Celebrate the Past, Anticipate the Future, and Embrace the Present
Jesus is the same yesterday, today, and tomorrow (Hebrews 13:8). Yet most people only celebrate what he has done or anticipate what he will do. They fail to see what he is doing now. That’s why we must live for today.
The Bible records what God has done in the past. We read these accounts and celebrate what he has done, of him saving his people from danger and rescuing them from their enemies. We take comfort knowing that our all-powerful (omniscient) God loves us and cares for us.
In the same way we celebrate what he has done for us in our past, of his provision and protection. Through our dark moments he was there. When we didn’t think we could go on, he walked with us. And for those times when the situations of life weighed us down, he lifted us up.
We praise God for what he has done as revealed in Scripture and as experienced in our own lives.
The Bible also records what God promises to do in the future. We look forward to eternity with him in heaven. Yet we also anticipate his provisions for what he will do for us while we’re still here on earth.
Just as people in the Bible placed their hope in their Lord, we do as well. In the same way that he has cared for and protected us in the past, he’ll do so in the future.
A friend once lamented about an elder in our church, “He’s so heavenly minded, that he’s no earthly good.” [Though this hails from Johnny Cash’s 1977 song “No Earthly Good,” it goes back much further to Oliver Wendell Holmes Sr about a century earlier.]
In being so future focused, like this church elder, we can forget the wonder of the present and fail to live in the moment of today.
Just as we can celebrate what God has done for us in the past, we can also wallow in sorrow over our mistakes and missed opportunities. While we want to learn from the past, we shouldn’t let it hold us captive to any shame we might have over what we once did.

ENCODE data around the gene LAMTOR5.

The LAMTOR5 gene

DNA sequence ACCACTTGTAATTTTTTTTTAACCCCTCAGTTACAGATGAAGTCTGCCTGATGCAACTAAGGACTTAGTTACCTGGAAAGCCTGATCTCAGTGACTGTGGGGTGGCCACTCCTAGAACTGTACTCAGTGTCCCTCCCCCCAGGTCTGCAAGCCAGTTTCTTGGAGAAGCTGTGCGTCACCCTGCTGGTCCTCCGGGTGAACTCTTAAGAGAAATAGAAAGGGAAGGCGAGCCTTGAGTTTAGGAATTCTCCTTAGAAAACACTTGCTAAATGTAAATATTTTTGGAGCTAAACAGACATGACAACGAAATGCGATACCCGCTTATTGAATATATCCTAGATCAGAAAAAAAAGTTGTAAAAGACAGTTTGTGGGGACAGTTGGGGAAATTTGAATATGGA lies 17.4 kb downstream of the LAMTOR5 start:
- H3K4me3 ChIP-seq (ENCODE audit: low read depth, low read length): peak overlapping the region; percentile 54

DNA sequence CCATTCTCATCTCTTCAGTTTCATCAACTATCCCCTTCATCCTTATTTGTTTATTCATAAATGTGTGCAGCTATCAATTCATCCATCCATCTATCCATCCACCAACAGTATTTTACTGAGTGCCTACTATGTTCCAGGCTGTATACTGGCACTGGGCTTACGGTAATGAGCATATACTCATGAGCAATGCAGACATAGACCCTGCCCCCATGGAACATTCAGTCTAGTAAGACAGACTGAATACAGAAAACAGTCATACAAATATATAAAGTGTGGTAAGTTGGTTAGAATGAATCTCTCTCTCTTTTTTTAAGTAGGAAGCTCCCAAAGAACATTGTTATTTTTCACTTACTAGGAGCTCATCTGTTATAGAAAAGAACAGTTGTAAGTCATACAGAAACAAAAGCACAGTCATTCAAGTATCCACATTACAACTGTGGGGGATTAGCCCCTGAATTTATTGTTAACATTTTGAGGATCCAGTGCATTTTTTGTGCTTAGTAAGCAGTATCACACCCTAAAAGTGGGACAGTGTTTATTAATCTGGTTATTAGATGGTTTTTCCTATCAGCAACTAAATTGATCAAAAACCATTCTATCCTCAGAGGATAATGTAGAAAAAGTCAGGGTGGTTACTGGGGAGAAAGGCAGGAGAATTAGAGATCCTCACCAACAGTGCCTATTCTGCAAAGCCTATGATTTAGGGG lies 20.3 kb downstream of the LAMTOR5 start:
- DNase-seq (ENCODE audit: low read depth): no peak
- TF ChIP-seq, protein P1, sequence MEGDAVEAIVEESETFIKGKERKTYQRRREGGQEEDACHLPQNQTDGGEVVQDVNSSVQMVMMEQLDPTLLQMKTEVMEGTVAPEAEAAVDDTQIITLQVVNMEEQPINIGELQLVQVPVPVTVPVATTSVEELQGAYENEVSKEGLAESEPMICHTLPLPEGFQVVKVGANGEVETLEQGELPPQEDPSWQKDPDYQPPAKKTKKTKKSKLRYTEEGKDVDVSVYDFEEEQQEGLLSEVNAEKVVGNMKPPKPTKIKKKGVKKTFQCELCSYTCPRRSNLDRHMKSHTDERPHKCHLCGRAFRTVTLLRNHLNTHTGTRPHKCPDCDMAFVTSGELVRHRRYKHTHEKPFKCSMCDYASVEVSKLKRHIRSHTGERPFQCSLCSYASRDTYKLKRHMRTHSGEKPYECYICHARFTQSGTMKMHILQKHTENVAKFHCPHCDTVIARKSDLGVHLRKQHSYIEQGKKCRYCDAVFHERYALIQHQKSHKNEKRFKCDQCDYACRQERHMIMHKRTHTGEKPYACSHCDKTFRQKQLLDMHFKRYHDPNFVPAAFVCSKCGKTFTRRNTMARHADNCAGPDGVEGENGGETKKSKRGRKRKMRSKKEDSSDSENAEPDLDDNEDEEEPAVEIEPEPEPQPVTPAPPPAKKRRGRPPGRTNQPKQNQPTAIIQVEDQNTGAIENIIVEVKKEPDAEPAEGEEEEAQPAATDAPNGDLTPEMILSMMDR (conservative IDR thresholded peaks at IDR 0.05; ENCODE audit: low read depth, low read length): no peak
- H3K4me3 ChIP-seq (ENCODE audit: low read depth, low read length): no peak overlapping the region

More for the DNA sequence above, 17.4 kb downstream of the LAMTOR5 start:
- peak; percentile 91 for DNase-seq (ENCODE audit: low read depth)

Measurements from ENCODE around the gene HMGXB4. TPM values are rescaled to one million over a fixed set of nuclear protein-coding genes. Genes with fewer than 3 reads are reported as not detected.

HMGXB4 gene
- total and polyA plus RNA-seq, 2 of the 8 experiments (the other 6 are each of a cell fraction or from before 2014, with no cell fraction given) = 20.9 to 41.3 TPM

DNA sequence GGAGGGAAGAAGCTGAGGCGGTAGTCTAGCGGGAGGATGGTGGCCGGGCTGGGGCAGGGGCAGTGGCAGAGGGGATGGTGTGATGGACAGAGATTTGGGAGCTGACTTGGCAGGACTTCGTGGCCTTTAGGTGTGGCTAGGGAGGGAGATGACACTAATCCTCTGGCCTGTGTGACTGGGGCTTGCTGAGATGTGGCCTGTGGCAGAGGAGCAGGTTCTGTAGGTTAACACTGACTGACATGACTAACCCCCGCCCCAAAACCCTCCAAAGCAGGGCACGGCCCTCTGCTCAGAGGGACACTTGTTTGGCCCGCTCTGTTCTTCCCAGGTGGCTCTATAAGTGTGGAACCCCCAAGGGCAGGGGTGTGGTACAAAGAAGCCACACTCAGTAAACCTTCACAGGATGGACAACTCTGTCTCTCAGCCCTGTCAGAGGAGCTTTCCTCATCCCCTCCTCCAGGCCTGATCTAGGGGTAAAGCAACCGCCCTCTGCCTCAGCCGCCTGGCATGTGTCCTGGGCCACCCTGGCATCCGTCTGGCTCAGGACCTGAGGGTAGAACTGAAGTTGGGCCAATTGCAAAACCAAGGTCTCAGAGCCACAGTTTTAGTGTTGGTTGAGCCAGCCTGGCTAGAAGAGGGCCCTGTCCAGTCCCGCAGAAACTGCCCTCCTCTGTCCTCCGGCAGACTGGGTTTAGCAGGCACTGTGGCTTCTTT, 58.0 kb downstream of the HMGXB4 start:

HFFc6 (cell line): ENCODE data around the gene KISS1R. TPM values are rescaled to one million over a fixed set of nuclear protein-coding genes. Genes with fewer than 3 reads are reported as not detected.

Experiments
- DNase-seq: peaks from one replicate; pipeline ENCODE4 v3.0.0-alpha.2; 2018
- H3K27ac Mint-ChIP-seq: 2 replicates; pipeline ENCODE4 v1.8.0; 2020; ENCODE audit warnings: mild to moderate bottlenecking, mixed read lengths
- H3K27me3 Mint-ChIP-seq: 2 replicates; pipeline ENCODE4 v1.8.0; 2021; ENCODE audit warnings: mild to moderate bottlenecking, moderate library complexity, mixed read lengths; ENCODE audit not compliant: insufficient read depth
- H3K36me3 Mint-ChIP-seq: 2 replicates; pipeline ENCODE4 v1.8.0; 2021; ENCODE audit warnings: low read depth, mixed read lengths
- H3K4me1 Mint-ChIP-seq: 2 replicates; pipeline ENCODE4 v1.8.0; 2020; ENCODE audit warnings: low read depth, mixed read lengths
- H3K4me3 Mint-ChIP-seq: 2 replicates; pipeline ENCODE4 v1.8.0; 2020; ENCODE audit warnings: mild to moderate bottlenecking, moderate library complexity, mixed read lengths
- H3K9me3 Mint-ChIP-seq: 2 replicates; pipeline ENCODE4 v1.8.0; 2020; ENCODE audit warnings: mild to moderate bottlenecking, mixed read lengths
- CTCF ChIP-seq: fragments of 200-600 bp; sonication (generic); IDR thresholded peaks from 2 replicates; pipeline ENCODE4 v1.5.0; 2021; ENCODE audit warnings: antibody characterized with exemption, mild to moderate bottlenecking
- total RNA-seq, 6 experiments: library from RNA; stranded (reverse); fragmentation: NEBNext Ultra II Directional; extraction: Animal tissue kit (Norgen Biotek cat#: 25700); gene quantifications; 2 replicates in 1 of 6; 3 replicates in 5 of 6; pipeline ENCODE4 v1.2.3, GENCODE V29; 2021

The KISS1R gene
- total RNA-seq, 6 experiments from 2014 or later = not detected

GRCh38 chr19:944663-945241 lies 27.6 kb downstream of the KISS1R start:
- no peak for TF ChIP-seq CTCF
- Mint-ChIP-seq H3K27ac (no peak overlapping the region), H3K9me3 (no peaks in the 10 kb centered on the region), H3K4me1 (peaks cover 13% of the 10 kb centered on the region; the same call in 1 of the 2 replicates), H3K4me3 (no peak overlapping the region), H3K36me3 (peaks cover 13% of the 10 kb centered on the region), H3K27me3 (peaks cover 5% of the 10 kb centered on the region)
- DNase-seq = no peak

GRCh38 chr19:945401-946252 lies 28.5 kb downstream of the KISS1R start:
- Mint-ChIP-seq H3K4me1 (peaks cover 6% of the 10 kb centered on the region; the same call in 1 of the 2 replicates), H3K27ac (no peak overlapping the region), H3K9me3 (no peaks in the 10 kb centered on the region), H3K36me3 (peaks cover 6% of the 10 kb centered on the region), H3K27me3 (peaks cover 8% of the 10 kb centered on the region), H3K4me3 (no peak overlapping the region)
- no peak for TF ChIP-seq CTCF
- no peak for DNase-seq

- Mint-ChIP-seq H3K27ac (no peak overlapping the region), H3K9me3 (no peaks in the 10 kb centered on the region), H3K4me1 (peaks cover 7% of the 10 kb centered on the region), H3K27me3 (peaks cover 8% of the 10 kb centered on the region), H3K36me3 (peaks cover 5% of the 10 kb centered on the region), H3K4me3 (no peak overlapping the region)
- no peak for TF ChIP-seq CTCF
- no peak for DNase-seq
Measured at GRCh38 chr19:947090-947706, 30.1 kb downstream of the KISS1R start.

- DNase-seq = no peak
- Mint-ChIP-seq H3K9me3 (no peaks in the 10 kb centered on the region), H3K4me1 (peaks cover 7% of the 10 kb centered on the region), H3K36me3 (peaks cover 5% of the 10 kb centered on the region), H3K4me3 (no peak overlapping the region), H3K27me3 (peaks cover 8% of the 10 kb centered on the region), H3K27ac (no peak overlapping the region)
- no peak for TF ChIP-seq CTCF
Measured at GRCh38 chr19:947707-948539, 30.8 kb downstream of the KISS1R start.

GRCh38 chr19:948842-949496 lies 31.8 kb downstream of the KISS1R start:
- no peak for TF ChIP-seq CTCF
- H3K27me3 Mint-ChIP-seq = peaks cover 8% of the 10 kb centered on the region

Scripture Tells Us to Not Dwell on the Past
Paul writes to the church in Philippi to forget what is behind and strain toward what is ahead (Philippians 3:13). Paul also tells the church in Corinth, reminding them that in Jesus we are a new creation. The old is gone, and the new has come (2 Corinthians 5:17).
Much earlier in the Bible, God tells Isaiah and his people to forget what was and don’t dwell in the past. This is because he’s doing a new thing (Isaiah 43:18-19).
We need to embrace each new day for the potential it provides. An inspiring quote attributed to Charles E. Dederich, a reformed alcoholic, is “Today is the first day of the rest of your life.”
I understand that Alcoholics Anonymous follows this sentiment. Though I don’t drink and never have, I often begin each day with the perspective that fresh potential awaits me.
Some mornings, before I even open my eyes, I encourage myself for the day ahead with the reminder that, “Today is the first day of the rest of my life.” It sets in motion what happens next.
What I did yesterday—be it good or bad—is in the past. Today presents a new opportunity for me to embrace. I shouldn’t coast on my accomplishments of yesterday anymore then I should be held captive by my disappointments.
Though God’s greatest gift is eternal life through Jesus, another amazing gift is the gift of today. With God’s help, may we strive to seize the day and make the most of it.
Live for today.
Peter DeHaan writes about biblical Christianity to confront status quo religion and live a life that matters. He seeks a fresh approach to following Jesus through the lens of Scripture, without the baggage of made-up traditions and meaningless practices.
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